Nia — Mediterranean, Tapas Style

Nia

Two years ago a friend surprised me by taking me to a restaurant that she had not heard me talk about. She had mentioned that it was in the West Loop. Chicago’s West Loop is one area that had a rapid growth spurt, resulting in high-priced condominiums, expensive townhouses, bars that fill up quickly, and some nice restaurants. We went to Nia at 803 W. Randolph Street for some Mediterranean food. Because the dining experience was very satisfying then, I made a note to myself to visit again after work so that I could sample some more offerings from the menu.

Being a short distance from where I work, I decided to brave the Chicago wind for the few blocks it took me to walk to Nia. With my New York City stride, I was there in no time, coat off, gloves put away, menu in hand, and had an appetite that I needed to deal with without delay. One thing I remembered about Nia was that the menu was mostly of small plates. Nevertheless, I figured I would do well to order a few items to put a smile on my face and not so much that I would find myself fighting sleep thereafter.

Nia, Collage

Click to see larger photos in Flickr album

 

With the evening being what I called a “school night,” I had cranberry juice instead of a spirit or a cocktail. For starters, I ordered a plate of hummus with pita. Given this was a “small plate,” they didn’t skimp on the servings. This came with roasted garlic, a red pepper coulis, and a dollop of horseradish cream. I mixed it all up and worked that pita on the plate until there was a smear of hummus left. I don’t think I need to tell you that I liked it “that” much.

My next course consisted of wild mushrooms with truffle oil. Truffles are all the rage, it seems, and anything accented with its oil is a dish sent from heaven — or hell if you are “that” wicked. I married this dish with a plate of jumbo garlic shrimp in a lemon butter sauce. Although the four shrimp looked manageable, by the time I had finished the mushrooms and the shrimp, I forced myself to slow down so not to deprive myself of dessert. I did, however, request some extra pita so that I could get the last remnants of truffle oil and the lemon butter sauce. It would have been a crime to let any of that go to waste.

My dessert course left me humming, evident from the neighbouring stares I received. The bread pudding came drizzled with a caramel sauce and topped with a scoop of vanilla ice cream that I swear had saffron in it. If that was the case, then it was not ice cream from the frozen section at the local market. I completed my dessert option with a cup of coffee and cream. Now, I am not a coffee snob, but I know when a French press has been used. The coffee is simply perfect and this was the case with the cup of delight I had with the bread pudding.

For the duration that I sat at Nia, there was a constant flow of patrons coming in and I noticed that turnover was low. That was an indication that people come to enjoy themselves. It’s a great spot for a date. There is the mood lighting — or rather dim lighting. Even those who dine solo at the bar find themselves engaged in conversation with others. The volume gets loud as more customers show up, though. With this being my second visit, I was happy as I teetered from the restaurant. The first time was good. This time was better. I wonder if the third time will be a charm. Well, there is only one way to find out.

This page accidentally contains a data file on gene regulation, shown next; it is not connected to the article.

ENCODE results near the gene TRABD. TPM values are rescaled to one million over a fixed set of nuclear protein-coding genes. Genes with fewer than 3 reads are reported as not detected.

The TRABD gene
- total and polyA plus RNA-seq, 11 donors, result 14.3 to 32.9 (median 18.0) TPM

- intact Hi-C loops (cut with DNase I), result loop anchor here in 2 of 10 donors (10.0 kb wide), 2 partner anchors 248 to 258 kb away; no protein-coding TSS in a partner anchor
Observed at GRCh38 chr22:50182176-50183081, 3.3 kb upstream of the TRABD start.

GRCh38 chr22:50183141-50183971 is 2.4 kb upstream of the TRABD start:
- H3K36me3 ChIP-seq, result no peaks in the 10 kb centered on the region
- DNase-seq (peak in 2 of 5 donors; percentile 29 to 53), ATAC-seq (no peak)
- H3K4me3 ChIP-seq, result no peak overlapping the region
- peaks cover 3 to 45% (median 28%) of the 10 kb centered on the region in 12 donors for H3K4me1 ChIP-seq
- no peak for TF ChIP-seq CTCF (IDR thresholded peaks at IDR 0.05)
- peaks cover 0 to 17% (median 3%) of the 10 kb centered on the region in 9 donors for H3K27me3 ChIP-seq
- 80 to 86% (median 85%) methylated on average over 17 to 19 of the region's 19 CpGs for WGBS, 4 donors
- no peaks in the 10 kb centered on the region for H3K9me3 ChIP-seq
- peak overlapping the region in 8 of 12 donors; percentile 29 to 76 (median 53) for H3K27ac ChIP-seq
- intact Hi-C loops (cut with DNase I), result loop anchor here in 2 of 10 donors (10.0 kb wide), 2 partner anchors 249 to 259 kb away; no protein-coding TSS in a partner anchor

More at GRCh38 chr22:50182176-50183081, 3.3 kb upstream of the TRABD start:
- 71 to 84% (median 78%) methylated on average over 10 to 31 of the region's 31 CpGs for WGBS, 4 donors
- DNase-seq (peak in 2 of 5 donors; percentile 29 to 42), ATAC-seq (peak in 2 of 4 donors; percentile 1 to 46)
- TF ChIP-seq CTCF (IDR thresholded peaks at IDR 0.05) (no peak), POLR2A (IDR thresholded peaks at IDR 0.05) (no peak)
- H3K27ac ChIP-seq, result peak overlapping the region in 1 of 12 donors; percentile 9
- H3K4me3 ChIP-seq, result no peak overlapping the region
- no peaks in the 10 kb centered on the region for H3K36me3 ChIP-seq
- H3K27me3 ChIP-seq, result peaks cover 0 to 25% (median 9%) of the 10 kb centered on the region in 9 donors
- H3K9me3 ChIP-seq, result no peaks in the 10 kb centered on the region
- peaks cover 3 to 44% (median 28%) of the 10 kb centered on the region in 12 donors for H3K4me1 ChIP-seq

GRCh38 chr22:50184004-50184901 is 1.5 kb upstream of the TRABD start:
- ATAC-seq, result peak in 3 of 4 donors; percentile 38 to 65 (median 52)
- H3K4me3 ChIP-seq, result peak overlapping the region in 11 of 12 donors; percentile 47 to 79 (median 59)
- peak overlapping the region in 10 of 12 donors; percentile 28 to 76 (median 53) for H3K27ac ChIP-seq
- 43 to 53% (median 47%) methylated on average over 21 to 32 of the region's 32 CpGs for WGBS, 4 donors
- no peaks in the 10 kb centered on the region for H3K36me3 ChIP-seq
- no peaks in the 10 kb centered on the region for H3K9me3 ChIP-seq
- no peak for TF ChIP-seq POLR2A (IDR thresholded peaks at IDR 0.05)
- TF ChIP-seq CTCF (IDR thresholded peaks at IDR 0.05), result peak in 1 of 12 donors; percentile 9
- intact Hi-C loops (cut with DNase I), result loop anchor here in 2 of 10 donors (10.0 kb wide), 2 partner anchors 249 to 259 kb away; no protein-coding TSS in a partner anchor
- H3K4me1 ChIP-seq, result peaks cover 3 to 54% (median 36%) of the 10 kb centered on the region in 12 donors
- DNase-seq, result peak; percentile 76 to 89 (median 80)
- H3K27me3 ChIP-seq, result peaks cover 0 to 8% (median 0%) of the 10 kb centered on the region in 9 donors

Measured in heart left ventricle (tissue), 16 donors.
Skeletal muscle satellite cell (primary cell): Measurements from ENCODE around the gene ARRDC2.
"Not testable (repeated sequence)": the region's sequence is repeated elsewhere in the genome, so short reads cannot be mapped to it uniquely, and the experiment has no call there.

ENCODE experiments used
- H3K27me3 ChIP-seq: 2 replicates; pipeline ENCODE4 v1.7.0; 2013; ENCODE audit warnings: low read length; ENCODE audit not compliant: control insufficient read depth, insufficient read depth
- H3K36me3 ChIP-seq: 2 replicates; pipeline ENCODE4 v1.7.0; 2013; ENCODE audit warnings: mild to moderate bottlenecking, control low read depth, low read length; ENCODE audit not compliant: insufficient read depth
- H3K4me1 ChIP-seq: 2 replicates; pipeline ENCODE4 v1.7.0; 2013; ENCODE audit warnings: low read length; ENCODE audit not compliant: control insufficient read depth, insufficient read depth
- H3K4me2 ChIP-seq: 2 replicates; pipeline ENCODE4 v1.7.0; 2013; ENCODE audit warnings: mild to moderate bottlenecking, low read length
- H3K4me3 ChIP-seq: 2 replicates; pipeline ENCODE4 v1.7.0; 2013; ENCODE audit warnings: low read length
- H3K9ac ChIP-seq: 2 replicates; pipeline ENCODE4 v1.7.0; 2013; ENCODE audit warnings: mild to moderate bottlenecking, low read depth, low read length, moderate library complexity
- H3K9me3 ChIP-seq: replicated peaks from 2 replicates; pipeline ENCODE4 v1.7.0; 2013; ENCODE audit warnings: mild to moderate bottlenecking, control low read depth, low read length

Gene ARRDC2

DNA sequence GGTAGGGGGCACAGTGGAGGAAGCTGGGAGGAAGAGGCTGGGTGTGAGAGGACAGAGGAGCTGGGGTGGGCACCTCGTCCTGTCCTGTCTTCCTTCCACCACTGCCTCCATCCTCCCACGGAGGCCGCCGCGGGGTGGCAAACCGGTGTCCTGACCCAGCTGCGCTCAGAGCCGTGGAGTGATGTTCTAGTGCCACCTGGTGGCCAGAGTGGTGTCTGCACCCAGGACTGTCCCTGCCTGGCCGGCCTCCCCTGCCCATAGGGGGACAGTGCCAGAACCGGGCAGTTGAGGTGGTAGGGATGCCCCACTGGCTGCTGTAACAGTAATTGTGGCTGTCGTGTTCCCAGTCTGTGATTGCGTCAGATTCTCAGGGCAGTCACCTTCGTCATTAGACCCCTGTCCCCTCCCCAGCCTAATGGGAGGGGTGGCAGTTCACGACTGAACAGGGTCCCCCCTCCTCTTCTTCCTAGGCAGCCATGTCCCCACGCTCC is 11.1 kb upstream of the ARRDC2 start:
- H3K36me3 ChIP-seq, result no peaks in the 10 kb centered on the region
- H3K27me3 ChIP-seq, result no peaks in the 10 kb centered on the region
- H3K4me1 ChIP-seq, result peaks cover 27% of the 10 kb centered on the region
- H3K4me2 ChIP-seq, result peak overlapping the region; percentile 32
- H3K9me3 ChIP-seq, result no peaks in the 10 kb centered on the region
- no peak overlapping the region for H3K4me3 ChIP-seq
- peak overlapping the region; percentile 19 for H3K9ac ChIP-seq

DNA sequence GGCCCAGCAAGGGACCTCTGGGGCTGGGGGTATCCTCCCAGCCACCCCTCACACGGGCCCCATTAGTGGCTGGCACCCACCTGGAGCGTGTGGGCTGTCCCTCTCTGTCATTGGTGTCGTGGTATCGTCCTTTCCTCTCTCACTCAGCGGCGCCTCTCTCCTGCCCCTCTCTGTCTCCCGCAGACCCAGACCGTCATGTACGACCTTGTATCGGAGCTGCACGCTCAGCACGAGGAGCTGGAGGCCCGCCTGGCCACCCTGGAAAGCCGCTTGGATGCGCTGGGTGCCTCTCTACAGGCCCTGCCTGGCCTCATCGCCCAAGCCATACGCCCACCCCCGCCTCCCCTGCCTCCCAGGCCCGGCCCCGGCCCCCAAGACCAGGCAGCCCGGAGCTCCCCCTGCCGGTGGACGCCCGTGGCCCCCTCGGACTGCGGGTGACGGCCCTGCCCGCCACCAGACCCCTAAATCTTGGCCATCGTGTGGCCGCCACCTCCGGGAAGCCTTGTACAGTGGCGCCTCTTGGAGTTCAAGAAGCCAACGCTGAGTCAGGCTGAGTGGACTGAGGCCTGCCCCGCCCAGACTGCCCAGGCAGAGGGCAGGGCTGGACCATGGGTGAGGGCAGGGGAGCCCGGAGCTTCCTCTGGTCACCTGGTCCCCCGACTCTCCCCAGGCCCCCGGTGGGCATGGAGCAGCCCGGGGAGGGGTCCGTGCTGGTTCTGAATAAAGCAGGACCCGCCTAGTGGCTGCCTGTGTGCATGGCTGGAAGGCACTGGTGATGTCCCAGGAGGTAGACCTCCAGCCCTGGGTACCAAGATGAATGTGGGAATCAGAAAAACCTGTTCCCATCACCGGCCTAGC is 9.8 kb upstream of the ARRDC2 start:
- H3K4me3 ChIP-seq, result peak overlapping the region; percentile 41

Nia Mediterranean on Urbanspoon

Papaspiros Agora, Trying the New

Papaspiros Greek Taverna

A few years ago when I was on assignment in West Suburbs, I had made Oak Park, Illinois, a stopping ground for dinner on Friday evenings. Traffic was always aggravating and driving a manual shift car never made matters any better. Oak Park has a nice selection of ethnic restaurants and one that I had not tried was Papaspiros Greek Taverna at 733 Lake Street. It was an outstanding dining experience and by the time I had decided to return for a repeat excursion, the restaurant had closed. Well, it has since reopened in a new location across the street at 728 Lake Street.

Cranberry Juice and Water

Cranberry Juice and Water

Hummus

Hummus

Sesame Seed Bread

Sesame Seed Bread

Saganaki

Saganaki

With it being a perfect Saturday afternoon, I had an outdoor seat and prepared myself to savour some Greek dishes. I started with hummus. These creamed chickpeas, served with slices of tomato and cucumber and accented with olive oil, were quite nice and delectable. There was no pita served along with the hummus, so I used the complimentary sesame seed bread instead. That was fine until I was running out. I had ordered saganaki and good saganaki can have a spreadable consistency. The saganaki was also tasty. And usually, saganaki is set aflame at the table and then doused with lemon juice. The saganaki simply came to the table already bubbling in the small skillet.

Shrimp Souvlaki

Shrimp Souvlaki

Slowly I am starting to work myself back into my pescatarian diet. Blogging has a tendency for me to have chicken every once in a while and an occasional slice of beef. However, having had an appetizing seafood entree at another Greek restaurant recently, I thought that it would be a good idea to sample some seafood options from Papaspiros. The shrimp souvlaki was a perfect choice. Plump shrimp marinated in herbs and skewered with onions and bell peppers, each bite was worthy of a want to return. The garden salad and rice pilaf that came covered in a red tomato sauce along with halved potatoes were quite a lip-smacking accompaniments.

Arni Kokkinisto

Arni Kokkinisto

During my visit to Papaspiros at its former location, the first entrée I indulged was arni kokkinist — tender braised lamb, flavoured with fresh herbs, spices, and white wine, and served with green beans in light tomato sauce. Being a pescatarian at the time, eating lamb was a stretch, but it was not going to cause immediate ruin. With lamb meat falling off the bone and exploding with great taste along with fantastically seasoned green beans, the arni kokkinist deserved an encore.